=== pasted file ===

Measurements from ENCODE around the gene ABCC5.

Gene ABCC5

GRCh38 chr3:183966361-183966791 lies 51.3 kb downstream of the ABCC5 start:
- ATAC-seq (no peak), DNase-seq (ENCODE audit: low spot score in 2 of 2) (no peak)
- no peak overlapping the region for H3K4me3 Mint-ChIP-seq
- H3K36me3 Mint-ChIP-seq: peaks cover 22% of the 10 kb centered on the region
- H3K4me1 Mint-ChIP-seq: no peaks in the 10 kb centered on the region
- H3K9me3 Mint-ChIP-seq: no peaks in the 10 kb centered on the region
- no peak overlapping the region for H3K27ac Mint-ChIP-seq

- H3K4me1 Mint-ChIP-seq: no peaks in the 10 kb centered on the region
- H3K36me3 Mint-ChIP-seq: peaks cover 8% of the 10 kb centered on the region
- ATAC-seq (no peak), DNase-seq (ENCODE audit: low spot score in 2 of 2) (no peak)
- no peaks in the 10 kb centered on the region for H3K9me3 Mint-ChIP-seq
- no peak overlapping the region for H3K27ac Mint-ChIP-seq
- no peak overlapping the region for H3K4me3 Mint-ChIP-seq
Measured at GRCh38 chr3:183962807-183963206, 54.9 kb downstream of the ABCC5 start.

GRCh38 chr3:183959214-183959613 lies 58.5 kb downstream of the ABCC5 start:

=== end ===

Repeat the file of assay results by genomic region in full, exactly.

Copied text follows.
Measurements from ENCODE around the gene ABCC5.

Gene ABCC5

GRCh38 chr3:183966361-183966791 lies 51.3 kb downstream of the ABCC5 start:
- ATAC-seq (no peak), DNase-seq (ENCODE audit: low spot score in 2 of 2) (no peak)
- no peak overlapping the region for H3K4me3 Mint-ChIP-seq
- H3K36me3 Mint-ChIP-seq: peaks cover 22% of the 10 kb centered on the region
- H3K4me1 Mint-ChIP-seq: no peaks in the 10 kb centered on the region
- H3K9me3 Mint-ChIP-seq: no peaks in the 10 kb centered on the region
- no peak overlapping the region for H3K27ac Mint-ChIP-seq

- H3K4me1 Mint-ChIP-seq: no peaks in the 10 kb centered on the region
- H3K36me3 Mint-ChIP-seq: peaks cover 8% of the 10 kb centered on the region
- ATAC-seq (no peak), DNase-seq (ENCODE audit: low spot score in 2 of 2) (no peak)
- no peaks in the 10 kb centered on the region for H3K9me3 Mint-ChIP-seq
- no peak overlapping the region for H3K27ac Mint-ChIP-seq
- no peak overlapping the region for H3K4me3 Mint-ChIP-seq
Measured at GRCh38 chr3:183962807-183963206, 54.9 kb downstream of the ABCC5 start.

GRCh38 chr3:183959214-183959613 lies 58.5 kb downstream of the ABCC5 start: